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After the volcano: how and when will we recover what the La Palma eruption has destroyed

On September 1, 1730, the land opened up at Timanfaya and a huge mountain rose out of nowhere. That volcanic eruption lasted six years and devastated almost a quarter of the island of Lanzarote. Tingafa, Montaña Blanca, Maretas, Santa Catalina, Jaretas, San Juan, Peña de Plomos, Testeina and Rodeos; In other words, a total of nine southern hamlets were swept off the face of the Earth and all of Lanzarote suffered an intense rain of ash and lapilli that lasted for months. Faced with the gruesome spectacle, despair and fear, many islanders took refuge on other islands.

Lanzarote had about 5,000 inhabitants at that time: this could mean the end of the settlements on the island. Nevertheless, in the next 38 years and driven by the amount of nutrients that said lapilli has, the population multiplied by two and the island economy soared. It went from being a mere cereal producer to becoming an orchard full of all kinds of fruits, vegetables and the famous malvasia wine.

As the famous cyberpunk theorist David de Ugarte said, the great lesson that the end of the Cold War and its “nuclear panic” left us is that the end of the world does not exist, that there is always an after. What will the post-Palma volcano look like? How do you rebuild everything after the monster’s wrath?

Against the desolation of the volcano

The truth is that after the destruction of the volcano, what comes is desolation: the malpaís, the impractical rocky expanses left by lava when it solidifies. In a natural way, nature recovers the territories lost by the destruction of the volcano. However, depending on the weather conditions, the badlands can take a long time to become fertile again. While, after the 1991 eruption, the nature (and the population) around the Pinatubo has almost completely recovered and there are Hawaiian volcanoes perfectly integrated into the economy of the North American state, Icelandic volcanoes need a little more time to develop the first ones. green shoots.

This does not mean that, as with the explosive phase, we cannot do anything. Humans lWe have been living with volcanic activity for a long time and that has allowed us to put our creativity into practice. Precisely after the eruption of 1730, the newly appointed Bishop of the Canary Islands, Pedro Manuel Dávila y Cárdenas, traveled to Lanzarote at the request of Felipe V to examine the magnitude of the disaster. It was he who implemented an active policy to take advantage of the ash and lapilli to rebuild the island’s agriculture. An idea that spread to the rest of the archipelago and the world.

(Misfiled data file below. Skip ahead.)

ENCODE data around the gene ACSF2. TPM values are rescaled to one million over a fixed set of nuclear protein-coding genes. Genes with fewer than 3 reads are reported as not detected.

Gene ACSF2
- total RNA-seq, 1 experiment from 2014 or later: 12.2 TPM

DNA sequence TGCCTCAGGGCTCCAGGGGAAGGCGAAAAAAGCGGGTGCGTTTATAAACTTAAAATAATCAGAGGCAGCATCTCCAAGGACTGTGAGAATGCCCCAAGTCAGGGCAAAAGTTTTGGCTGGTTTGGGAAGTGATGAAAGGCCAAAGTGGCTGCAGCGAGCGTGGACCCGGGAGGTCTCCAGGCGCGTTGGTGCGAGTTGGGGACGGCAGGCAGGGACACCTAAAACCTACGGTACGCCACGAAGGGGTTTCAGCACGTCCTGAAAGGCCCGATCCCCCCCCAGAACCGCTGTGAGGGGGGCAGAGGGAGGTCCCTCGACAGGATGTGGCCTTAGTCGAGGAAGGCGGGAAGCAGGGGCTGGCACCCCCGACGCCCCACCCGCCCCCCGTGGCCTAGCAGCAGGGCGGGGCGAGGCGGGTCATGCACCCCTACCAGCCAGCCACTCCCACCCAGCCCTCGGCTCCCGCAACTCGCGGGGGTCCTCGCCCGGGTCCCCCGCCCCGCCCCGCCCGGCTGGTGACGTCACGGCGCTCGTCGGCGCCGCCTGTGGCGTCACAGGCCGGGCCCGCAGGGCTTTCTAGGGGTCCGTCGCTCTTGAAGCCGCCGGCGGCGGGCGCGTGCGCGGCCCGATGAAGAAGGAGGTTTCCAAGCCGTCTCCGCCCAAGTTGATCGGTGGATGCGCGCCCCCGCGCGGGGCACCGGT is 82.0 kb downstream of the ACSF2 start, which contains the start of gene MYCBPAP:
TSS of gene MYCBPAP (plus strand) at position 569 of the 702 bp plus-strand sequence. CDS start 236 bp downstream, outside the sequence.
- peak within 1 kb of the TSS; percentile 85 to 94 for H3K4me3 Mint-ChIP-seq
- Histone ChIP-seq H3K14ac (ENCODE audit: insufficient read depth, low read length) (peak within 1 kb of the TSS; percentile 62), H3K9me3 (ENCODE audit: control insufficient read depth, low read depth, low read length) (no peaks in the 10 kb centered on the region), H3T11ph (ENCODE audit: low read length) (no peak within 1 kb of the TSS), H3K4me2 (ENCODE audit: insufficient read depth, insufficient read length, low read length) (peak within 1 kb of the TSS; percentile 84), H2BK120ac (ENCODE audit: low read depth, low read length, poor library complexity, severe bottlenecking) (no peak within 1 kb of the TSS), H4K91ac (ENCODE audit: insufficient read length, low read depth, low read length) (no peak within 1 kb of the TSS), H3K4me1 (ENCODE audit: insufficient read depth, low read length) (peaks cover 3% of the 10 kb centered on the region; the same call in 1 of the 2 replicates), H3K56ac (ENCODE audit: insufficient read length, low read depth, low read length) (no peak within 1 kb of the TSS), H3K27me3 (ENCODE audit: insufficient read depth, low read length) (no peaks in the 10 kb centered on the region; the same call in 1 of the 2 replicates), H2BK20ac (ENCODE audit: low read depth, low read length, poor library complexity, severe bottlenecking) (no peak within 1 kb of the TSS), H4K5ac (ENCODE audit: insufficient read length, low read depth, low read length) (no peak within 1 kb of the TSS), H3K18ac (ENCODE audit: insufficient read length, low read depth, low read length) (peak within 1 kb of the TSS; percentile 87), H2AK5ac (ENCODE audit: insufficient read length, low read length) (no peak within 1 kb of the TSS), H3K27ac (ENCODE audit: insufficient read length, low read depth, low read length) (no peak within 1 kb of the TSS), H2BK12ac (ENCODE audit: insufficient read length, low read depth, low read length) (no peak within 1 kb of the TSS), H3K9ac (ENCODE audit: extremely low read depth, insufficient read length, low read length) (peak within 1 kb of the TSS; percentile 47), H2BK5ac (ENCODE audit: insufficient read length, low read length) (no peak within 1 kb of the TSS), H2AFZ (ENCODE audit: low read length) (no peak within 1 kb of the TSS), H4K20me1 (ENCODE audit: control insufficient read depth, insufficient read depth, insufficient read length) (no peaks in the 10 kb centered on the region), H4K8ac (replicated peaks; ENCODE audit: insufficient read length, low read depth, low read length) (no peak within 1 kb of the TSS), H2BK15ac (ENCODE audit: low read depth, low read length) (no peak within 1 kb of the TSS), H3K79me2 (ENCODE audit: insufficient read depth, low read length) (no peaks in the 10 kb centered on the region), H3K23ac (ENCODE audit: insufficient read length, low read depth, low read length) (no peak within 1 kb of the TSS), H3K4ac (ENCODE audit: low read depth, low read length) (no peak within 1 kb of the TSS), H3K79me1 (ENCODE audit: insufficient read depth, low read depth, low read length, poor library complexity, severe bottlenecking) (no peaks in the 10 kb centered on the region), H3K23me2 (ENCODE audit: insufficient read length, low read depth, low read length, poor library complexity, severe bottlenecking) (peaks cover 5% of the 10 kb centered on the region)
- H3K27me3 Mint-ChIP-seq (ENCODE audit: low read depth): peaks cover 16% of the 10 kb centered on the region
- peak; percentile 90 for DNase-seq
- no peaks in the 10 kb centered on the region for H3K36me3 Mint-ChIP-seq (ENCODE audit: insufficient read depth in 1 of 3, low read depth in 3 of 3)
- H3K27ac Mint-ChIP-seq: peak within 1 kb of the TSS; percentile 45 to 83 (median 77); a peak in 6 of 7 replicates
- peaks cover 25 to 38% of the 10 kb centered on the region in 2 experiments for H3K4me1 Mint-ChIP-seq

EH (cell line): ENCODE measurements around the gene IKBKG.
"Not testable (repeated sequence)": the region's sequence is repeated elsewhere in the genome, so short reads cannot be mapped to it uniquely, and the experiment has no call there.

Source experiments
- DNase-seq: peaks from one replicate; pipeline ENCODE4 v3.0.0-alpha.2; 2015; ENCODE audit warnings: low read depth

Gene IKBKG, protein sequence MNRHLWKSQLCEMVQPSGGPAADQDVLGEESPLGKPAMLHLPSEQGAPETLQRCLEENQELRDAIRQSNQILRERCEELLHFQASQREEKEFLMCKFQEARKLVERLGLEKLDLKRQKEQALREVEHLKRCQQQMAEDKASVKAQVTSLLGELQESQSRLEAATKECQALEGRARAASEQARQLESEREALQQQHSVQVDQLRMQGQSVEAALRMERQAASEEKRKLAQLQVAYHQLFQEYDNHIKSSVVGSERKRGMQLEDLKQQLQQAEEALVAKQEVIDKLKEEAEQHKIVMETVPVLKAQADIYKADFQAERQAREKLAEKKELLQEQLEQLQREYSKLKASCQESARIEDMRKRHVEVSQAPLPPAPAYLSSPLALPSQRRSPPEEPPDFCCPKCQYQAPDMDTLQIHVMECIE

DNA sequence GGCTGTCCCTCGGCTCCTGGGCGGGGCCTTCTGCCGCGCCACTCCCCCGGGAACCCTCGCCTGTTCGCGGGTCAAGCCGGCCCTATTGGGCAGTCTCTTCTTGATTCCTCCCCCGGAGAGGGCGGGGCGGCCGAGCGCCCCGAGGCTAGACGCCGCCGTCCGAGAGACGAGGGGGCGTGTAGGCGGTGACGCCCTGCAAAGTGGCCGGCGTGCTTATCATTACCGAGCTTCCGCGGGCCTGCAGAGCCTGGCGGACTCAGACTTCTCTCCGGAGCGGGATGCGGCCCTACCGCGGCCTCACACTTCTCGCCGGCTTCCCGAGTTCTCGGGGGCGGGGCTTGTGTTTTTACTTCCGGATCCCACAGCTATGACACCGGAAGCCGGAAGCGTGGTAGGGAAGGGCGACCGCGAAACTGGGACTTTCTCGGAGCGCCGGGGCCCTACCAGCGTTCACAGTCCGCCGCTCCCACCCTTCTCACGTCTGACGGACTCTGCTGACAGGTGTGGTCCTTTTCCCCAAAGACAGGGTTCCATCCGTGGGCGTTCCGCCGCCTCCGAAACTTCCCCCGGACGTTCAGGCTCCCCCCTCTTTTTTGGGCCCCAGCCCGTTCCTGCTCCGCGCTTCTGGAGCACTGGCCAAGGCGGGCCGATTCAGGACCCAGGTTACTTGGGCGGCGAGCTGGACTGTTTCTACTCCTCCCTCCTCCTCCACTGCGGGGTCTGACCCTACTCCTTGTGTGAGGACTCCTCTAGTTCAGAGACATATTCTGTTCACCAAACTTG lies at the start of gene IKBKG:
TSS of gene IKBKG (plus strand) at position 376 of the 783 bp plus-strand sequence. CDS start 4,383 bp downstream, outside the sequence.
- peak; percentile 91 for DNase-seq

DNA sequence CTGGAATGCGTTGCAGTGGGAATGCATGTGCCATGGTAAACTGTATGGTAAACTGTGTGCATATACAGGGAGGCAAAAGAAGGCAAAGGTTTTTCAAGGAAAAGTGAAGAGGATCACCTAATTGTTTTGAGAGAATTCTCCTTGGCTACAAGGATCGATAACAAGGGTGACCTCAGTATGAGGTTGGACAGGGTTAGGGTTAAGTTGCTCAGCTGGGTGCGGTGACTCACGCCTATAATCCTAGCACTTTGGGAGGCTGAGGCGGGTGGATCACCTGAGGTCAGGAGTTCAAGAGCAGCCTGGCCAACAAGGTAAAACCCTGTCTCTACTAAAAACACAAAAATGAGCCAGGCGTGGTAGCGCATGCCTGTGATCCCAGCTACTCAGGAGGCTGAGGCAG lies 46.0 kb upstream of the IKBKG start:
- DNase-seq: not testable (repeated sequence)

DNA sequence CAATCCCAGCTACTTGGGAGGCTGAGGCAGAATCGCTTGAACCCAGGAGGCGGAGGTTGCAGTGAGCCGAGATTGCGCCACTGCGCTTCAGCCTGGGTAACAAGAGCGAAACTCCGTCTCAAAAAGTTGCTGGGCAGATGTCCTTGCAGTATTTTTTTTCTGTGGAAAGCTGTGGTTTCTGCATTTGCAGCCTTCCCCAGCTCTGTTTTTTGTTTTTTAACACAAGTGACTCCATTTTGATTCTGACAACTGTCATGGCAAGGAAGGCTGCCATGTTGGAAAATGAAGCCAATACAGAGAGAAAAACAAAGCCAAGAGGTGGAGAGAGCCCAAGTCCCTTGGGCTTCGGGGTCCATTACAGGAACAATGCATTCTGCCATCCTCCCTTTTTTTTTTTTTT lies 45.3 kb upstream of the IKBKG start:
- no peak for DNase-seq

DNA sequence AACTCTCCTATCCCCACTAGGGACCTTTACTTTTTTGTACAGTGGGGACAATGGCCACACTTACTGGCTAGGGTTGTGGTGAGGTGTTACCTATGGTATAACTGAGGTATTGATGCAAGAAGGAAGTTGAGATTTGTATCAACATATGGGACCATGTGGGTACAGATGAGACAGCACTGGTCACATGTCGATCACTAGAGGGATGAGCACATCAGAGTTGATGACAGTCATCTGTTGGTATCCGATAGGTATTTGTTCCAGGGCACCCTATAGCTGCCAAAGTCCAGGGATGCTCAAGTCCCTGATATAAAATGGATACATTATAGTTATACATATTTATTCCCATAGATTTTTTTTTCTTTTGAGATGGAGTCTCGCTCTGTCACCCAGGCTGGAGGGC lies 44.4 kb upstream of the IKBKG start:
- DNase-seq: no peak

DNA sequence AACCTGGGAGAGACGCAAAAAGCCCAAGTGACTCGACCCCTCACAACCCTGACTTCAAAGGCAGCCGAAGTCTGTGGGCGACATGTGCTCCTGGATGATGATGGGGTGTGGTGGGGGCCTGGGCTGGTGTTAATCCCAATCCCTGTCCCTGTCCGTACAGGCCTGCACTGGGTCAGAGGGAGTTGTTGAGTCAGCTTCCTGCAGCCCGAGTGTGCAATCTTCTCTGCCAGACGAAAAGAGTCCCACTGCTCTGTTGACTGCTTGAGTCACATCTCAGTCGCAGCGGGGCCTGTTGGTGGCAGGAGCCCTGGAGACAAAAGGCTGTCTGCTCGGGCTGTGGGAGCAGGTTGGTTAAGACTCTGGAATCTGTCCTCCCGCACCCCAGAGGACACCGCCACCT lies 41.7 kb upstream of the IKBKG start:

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However, it is there better than anywhere that the Gueria shows its full potential. Farmers dug out cones in the ash layer to make plants more easily rooted in the volcano-stickened soil, while the top layer of lapilli reduced evapotranspiration. The biggest problem is that all this happens (will happen) in the vicinity of the laundry. But What will happen to the affected land? Can we recover the badlands? When and how will we do it?

This is how we will recover the badlands

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Alain Bonnardeaux

If we look at places like Hawaii or Iceland (+) that suffer these problems more frequently, we will see that the first thing that is done is to recover the infrastructure. It is not an easy process because, although the surface of the laundry cools down quickly, the interior remains at high temperatures for a long time and, as explained by Joan Martí Mollist, coordinator of the Barcelona Volcanology Group, rebuilding roads, water pipes and electrical installations can be dangerous for months or even years.

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Houses, buildings and civil life in general, to the extent that they often need a greater mobilization of land, will be delayed even more in time. The other big question concerns the terrain. When can it be cultivated again? When will the banana industry recover? The answer is complicated. As far as we know, soil weathering in the Canary Islands is a long process. The area surrounding the Teneguía eruption is still little recovered and that happened half a century ago.

However, in recent years “an attempt has been made to recover the land by working it mechanically, moving the soil from another part of the island or placing water at an artificial level as irrigation”. That is, trying to accelerate the natural process of soil weathering through technology. However, we don’t have many guarantees that it will work. As volcanic eruptions remain rare occurrences, it is difficult to experiment with new approaches and evaluate their effectiveness. La Palma will be, in this sense, one of the world’s recovery laboratories.

Be that as it may, there are many things that neither technology nor time will be able to recover. That is the true magnitude of the tragedy.

Image | Ben turnbull